BT has announced the start of trials across the UK to gauge demand for its 330Mbit/s service.
The firm's Openreach division is hoping internet service providers (ISPs) will be able to find customers keen on receiving the service, with businesses cited as a key market segment the service could benefit.
The "On-Demand" trials will be hosted in High Wycombe, Bristol South, St Agnes in Cornwall, with Edinburgh's Waverley exchange will be added to the pilot in September 2012, and will also offer upload speeds of 30Mbit/s.
In the first phase of the trial ISPs will be able to place orders for the service where an interest is shown by their customers. They will then help cover some of the cost of the deployments carried out by Openreach.
Once completed, the firm will then begin the necessary rollouts and add four new areas to the pilots in Watford, Cardiff, Basingstoke and Manchester Central.
This pilot work should help Openreach assess the costs and requirements of providing Fibre to the Premise (FTTP) on-demand in the future.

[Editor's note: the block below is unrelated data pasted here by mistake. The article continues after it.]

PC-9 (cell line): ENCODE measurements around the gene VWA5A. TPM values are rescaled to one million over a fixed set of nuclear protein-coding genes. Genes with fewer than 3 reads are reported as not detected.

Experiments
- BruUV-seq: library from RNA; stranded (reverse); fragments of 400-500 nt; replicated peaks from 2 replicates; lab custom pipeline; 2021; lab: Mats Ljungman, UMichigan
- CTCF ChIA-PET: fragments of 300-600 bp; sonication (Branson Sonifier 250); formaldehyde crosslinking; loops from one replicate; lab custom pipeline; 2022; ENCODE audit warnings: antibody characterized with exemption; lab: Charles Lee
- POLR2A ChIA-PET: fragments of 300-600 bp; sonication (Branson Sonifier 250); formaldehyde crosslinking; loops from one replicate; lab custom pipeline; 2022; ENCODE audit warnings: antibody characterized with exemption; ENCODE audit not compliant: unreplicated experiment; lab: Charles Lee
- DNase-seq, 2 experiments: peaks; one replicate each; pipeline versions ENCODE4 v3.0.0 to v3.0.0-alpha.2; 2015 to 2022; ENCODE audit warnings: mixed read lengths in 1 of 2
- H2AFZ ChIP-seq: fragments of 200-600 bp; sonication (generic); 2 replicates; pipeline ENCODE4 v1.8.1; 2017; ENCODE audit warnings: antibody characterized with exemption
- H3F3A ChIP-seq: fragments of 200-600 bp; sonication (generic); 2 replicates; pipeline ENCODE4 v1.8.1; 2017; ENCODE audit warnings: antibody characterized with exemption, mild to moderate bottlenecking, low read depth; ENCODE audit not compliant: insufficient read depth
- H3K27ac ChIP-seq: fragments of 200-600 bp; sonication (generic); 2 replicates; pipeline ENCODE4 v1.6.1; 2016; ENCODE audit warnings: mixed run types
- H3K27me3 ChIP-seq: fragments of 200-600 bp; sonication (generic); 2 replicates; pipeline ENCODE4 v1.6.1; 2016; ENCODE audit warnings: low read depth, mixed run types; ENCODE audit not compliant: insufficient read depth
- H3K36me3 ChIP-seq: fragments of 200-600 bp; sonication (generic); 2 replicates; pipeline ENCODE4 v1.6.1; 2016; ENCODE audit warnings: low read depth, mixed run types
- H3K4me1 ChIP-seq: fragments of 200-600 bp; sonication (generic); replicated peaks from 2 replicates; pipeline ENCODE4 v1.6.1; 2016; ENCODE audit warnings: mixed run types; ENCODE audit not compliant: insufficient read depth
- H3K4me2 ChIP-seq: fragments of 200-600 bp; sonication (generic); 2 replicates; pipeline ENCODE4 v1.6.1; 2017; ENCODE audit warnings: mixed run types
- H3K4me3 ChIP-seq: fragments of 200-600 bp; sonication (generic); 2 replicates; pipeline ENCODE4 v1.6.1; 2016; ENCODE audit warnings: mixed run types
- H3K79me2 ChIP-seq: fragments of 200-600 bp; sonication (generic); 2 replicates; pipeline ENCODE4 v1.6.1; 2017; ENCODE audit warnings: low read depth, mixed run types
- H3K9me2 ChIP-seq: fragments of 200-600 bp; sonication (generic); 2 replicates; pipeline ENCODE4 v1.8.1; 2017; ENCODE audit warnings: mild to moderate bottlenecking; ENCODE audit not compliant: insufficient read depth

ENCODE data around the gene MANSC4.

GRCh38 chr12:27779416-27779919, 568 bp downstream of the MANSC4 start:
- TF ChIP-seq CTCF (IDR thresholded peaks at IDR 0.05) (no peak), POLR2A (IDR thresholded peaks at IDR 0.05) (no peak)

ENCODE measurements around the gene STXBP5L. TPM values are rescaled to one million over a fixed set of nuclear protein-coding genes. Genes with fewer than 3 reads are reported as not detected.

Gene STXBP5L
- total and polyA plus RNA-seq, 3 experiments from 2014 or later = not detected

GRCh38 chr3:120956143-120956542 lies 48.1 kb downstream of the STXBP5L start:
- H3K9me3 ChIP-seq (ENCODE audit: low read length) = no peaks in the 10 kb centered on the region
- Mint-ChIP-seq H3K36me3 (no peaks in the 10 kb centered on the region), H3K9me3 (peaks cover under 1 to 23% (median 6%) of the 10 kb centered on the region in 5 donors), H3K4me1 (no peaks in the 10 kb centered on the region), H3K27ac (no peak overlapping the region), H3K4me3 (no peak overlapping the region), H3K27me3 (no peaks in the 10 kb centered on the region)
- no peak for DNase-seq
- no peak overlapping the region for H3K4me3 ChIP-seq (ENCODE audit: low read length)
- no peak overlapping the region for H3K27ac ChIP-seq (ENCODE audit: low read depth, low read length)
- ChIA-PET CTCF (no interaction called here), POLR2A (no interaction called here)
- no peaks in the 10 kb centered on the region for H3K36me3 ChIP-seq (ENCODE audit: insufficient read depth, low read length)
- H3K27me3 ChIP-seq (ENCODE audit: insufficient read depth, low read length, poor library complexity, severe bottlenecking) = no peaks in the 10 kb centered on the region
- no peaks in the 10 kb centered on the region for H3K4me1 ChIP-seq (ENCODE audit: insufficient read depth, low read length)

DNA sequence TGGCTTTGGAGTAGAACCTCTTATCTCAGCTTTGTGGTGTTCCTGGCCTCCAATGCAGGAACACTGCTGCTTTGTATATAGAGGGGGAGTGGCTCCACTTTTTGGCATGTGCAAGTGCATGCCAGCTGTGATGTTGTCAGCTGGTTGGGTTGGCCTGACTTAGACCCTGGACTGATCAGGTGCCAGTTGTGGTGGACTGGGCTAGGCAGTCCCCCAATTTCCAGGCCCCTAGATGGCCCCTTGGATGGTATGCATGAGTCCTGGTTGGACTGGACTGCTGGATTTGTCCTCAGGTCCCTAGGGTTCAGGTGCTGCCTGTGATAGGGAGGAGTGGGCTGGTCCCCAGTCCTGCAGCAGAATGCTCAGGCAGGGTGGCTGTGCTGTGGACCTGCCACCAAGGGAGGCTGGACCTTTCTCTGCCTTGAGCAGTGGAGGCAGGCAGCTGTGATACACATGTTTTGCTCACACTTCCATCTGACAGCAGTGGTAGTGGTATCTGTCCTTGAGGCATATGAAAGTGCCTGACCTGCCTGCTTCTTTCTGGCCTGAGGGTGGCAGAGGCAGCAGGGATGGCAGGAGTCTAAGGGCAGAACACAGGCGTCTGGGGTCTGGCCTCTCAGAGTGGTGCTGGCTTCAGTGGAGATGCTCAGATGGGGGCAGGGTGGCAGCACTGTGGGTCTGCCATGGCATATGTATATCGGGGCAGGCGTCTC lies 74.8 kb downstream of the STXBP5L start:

Mike Galvin, Openreach's managing director of network investment, said the on-demand system could prove of great interest to businesses wanting to guarantee high-speed internet access for their staff.
"While we believe FTTC [Fibre to the Cabinet] will be our mass market consumer product for some time yet, FTTP may be of interest to small and medium sized businesses and so we want to make it accessible throughout our fibre footprint," he said.
"This development can potentially help SMBs to compete both at home and abroad as well as maintain and create jobs across the UK."
On Tuesday BT announced 98 new locations that will be upgraded with FTTP and FTTC services as it looks to provide two-thirds of the UK with high-speed broadband services by 2014.
Dr Kuan Hon criticises GDPR consent emails that will only eviscerate marketing databases and 'media misinformation'
Apple squashes Steam Link app on 'business conflicts' grounds
Philip Hammond wants to forget rules that the UK agreed with the EU to ban non-European companies from the satellites
Instapaper to 'go dark' in Europe until it can work out GDPR compliance